In reply to by anonymous_stub (not verified)

I've been too deaf to listen to music for forty years after I fractured my skull - well, no, I didn't - someone else did, but you know what I mean - but I am sometimes ambushed by pieces I Ioved - the Tallis Fantasia, Beethoven's Violin Concerto, the Goldberg Variations and so on - and suddenly realise what I've been missing. Large aged men bursting into tears in public causes embarassment all round.

Cece (not verified) Sun, 04/12/2022 - 00:44

In reply to by anonymous_stub (not verified)

My mother played Peter and the Wolf for us kids when she needed a break. It always put us to sleep and we all still love it. I have to add that I never liked Supertramp and I still get the bends from hearing them! Thank you for many happy years for me, reading your Bryant and May series.

Brooke (not verified) Sun, 04/12/2022 - 05:20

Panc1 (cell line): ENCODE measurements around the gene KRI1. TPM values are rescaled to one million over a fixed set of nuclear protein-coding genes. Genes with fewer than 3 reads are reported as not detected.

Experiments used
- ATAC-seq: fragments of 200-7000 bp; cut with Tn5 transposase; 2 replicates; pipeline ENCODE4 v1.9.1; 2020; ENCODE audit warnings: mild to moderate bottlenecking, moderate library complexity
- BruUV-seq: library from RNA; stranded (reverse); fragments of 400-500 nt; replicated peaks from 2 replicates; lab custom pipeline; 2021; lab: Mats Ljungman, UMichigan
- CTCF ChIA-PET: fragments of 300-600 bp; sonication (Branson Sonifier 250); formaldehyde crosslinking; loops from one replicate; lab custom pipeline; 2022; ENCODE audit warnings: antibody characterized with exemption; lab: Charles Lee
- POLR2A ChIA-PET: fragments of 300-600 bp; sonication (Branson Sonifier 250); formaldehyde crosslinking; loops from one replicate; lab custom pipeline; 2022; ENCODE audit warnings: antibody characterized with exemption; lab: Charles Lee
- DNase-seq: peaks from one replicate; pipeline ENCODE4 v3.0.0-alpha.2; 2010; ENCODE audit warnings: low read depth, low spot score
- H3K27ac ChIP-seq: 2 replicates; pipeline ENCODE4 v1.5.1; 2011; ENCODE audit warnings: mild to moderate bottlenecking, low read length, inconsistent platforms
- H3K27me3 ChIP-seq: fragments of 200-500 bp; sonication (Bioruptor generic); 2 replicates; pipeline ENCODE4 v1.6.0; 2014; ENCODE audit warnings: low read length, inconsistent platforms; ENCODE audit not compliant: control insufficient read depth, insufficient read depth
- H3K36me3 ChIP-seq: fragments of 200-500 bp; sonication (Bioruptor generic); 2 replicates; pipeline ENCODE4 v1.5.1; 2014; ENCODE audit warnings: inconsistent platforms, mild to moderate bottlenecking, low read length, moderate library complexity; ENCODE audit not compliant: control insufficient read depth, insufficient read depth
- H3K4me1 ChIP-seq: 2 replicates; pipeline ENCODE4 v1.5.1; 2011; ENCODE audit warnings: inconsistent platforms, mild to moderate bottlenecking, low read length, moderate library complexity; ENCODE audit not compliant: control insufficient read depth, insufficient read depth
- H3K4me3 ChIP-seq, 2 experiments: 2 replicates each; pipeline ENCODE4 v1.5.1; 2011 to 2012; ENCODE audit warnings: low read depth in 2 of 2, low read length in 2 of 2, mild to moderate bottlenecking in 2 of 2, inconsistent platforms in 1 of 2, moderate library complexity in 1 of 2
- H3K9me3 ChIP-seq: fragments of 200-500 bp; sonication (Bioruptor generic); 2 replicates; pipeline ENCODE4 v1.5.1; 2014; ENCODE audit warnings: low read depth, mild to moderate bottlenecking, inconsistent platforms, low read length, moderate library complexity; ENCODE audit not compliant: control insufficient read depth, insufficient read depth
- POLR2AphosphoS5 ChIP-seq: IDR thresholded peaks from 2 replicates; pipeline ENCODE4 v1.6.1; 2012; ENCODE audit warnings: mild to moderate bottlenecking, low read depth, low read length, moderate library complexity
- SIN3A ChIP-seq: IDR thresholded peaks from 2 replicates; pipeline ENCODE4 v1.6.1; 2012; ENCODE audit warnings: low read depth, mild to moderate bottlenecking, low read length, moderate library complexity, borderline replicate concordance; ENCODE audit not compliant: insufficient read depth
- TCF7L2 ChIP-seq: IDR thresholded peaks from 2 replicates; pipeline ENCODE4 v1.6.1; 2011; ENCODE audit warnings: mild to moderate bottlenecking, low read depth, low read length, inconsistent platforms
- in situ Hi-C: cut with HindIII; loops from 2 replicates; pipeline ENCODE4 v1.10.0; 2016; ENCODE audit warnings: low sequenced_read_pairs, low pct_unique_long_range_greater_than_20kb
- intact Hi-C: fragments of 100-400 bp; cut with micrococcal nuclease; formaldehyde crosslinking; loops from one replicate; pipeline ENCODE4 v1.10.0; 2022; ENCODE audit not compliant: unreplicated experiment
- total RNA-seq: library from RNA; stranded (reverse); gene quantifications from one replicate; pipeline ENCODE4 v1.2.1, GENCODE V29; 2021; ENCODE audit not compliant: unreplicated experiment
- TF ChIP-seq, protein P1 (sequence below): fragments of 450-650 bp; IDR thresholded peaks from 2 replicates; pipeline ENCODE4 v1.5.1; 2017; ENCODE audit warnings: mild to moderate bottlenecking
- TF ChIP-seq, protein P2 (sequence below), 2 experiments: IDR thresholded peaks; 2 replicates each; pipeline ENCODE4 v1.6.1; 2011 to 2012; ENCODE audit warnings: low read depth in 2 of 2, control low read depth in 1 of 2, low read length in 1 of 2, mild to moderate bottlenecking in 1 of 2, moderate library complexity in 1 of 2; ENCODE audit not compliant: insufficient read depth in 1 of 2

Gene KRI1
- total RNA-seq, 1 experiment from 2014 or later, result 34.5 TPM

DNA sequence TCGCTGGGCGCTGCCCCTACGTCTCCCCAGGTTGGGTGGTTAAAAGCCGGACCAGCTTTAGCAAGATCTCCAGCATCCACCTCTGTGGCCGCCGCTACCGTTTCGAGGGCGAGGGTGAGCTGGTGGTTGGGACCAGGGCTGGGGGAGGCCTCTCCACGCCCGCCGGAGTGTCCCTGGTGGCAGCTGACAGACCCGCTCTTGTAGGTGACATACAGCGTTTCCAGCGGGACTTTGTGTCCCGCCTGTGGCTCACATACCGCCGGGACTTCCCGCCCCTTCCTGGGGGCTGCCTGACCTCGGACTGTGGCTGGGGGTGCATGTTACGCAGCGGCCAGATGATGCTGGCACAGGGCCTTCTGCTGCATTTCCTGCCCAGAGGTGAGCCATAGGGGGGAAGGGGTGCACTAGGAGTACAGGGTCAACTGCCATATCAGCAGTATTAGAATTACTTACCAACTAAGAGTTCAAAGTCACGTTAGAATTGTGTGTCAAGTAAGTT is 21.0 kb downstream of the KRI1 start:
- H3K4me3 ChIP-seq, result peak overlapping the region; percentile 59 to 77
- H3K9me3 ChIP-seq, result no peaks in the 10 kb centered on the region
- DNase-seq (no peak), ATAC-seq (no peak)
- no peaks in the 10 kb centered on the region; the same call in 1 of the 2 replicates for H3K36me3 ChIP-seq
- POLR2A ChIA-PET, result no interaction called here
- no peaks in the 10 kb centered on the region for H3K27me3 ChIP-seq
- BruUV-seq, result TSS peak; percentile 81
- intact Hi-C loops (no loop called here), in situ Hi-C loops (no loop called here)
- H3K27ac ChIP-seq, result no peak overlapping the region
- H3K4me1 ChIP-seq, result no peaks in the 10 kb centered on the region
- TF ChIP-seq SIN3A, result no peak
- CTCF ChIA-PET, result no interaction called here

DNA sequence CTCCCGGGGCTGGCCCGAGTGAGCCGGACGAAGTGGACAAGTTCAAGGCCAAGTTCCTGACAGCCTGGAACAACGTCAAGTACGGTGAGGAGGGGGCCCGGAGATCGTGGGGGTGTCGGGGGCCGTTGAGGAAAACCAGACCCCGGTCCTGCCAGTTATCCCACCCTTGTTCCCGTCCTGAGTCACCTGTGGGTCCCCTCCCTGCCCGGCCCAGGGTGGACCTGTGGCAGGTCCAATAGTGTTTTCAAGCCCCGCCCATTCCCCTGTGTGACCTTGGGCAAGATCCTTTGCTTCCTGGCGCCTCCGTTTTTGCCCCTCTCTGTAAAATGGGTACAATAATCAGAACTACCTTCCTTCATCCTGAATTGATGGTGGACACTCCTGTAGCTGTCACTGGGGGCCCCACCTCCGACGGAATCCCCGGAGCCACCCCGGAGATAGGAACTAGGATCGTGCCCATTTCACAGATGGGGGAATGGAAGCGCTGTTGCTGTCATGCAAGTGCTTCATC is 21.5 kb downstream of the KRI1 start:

In reply to by anonymous_stub (not verified)

Men in tears upon listening to music would be a hopeful sign.
Plato warned us. Music has its own (moral?) laws, is powerful stuff and can make people unstable. And that's why I listen to music all day.

Roger (not verified) Sun, 04/12/2022 - 05:37

In reply to by anonymous_stub (not verified)

On the other hand, your mention of Mozart’s Horn Concerto No.4 revived memories of Flanders' & Swanns' version:

I once had a whim and I had to obey it
To buy a French Horn in a second-hand shop;
I polished it up and I started to play it